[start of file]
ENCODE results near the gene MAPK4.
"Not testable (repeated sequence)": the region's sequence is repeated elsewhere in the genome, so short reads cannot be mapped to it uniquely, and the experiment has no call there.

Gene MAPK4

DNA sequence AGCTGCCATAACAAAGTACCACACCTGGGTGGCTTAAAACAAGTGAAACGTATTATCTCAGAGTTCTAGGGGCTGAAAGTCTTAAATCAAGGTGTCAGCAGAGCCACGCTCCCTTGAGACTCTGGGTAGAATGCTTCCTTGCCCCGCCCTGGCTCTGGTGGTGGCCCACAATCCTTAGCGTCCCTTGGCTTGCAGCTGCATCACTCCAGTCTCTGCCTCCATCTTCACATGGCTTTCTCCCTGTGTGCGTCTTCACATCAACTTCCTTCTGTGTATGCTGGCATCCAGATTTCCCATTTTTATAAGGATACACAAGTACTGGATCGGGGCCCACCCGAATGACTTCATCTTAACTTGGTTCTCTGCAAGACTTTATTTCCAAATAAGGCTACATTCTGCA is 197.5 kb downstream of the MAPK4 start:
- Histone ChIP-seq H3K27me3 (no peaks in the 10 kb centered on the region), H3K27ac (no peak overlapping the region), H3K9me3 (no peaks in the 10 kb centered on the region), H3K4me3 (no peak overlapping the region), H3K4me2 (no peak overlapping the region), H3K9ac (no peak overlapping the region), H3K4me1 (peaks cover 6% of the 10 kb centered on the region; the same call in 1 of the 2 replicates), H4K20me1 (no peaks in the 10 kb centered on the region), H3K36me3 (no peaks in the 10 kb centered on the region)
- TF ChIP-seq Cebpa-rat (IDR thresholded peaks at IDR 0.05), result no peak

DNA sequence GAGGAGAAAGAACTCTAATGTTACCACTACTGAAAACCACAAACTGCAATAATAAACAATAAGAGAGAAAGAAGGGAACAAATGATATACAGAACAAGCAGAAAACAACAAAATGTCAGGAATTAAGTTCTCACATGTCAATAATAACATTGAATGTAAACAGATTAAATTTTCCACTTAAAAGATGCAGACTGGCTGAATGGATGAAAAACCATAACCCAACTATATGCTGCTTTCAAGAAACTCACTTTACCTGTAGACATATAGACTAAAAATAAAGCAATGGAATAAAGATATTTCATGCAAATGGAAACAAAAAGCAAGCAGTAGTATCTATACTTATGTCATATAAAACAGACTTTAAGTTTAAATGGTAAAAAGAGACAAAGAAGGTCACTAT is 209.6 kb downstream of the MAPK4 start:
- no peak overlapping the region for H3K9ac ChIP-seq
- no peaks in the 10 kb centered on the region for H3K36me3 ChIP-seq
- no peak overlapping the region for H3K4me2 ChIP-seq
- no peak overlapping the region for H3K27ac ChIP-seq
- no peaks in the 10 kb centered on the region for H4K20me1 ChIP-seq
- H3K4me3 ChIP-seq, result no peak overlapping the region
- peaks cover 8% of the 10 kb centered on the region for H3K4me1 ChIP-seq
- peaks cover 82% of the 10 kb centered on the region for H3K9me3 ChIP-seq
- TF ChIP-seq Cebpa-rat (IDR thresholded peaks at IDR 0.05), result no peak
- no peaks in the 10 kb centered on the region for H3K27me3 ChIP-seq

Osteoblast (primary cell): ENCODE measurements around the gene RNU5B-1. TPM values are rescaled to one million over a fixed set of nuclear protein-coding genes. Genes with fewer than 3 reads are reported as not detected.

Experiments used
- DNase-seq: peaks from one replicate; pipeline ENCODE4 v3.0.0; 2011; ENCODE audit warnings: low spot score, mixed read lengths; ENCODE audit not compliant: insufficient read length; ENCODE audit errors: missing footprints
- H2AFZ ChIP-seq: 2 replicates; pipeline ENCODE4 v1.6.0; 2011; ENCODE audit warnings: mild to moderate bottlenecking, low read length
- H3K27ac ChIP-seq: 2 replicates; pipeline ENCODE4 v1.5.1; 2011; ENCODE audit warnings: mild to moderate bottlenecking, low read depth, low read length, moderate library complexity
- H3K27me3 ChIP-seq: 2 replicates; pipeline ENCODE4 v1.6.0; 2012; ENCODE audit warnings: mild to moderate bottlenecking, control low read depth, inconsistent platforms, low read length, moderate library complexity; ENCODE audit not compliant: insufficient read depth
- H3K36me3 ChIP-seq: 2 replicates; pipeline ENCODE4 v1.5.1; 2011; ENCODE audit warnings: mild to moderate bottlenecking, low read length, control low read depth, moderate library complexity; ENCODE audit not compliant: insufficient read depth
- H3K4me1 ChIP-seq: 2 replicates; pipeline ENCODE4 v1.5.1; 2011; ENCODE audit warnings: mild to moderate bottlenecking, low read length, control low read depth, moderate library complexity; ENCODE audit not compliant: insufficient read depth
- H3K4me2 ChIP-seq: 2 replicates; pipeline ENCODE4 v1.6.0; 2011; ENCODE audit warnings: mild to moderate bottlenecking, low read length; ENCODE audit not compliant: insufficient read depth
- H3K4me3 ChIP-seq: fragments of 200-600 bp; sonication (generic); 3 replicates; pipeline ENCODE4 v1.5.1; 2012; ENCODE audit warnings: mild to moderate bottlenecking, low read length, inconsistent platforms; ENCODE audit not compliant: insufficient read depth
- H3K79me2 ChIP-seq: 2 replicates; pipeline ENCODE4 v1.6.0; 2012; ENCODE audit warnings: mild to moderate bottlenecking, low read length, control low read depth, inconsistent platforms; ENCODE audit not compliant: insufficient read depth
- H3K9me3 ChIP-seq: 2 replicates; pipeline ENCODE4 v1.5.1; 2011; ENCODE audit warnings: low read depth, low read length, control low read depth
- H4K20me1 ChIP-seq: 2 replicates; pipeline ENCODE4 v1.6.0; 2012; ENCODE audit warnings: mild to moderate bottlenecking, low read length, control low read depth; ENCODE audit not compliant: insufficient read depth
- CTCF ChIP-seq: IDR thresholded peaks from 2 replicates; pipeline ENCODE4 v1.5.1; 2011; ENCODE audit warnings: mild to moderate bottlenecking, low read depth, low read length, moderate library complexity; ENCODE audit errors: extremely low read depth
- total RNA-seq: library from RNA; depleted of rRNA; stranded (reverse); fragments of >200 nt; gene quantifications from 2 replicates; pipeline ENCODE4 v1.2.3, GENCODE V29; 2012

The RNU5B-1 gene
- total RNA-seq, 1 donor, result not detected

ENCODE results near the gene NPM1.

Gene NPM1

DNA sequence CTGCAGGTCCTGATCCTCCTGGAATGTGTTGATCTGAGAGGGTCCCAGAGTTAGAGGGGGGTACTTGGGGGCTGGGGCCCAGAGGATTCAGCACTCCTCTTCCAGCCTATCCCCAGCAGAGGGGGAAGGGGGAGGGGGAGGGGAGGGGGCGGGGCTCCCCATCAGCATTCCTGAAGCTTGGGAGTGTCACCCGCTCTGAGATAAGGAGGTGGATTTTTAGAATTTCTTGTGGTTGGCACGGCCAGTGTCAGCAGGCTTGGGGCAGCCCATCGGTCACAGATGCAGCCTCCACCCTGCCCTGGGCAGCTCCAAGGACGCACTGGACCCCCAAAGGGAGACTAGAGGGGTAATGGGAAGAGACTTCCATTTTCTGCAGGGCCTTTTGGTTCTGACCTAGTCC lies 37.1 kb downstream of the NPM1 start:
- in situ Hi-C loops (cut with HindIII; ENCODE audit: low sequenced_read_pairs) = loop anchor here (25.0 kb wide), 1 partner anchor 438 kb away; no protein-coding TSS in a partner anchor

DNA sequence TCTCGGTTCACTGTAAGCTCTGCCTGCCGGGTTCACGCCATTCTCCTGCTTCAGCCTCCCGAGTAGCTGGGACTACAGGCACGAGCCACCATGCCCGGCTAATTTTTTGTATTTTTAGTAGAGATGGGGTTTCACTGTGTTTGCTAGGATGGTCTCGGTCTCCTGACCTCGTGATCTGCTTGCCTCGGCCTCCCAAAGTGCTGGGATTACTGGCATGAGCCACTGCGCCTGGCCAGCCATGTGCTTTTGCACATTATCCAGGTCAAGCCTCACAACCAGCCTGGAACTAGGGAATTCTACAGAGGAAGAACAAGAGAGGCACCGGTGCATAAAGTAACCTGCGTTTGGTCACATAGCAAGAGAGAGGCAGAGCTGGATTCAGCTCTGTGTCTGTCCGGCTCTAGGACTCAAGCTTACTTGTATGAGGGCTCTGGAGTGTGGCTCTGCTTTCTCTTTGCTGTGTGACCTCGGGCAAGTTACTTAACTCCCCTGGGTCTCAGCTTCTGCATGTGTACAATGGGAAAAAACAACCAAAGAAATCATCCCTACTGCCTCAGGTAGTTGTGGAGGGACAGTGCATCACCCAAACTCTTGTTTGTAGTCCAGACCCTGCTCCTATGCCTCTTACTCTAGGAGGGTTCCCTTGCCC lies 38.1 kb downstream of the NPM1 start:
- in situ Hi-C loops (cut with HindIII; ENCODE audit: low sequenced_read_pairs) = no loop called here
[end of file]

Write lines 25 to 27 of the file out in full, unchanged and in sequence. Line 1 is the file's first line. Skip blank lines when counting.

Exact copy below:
- H3K4me1 ChIP-seq: 2 replicates; pipeline ENCODE4 v1.5.1; 2011; ENCODE audit warnings: mild to moderate bottlenecking, low read length, control low read depth, moderate library complexity; ENCODE audit not compliant: insufficient read depth
- H3K4me2 ChIP-seq: 2 replicates; pipeline ENCODE4 v1.6.0; 2011; ENCODE audit warnings: mild to moderate bottlenecking, low read length; ENCODE audit not compliant: insufficient read depth
- H3K4me3 ChIP-seq: fragments of 200-600 bp; sonication (generic); 3 replicates; pipeline ENCODE4 v1.5.1; 2012; ENCODE audit warnings: mild to moderate bottlenecking, low read length, inconsistent platforms; ENCODE audit not compliant: insufficient read depth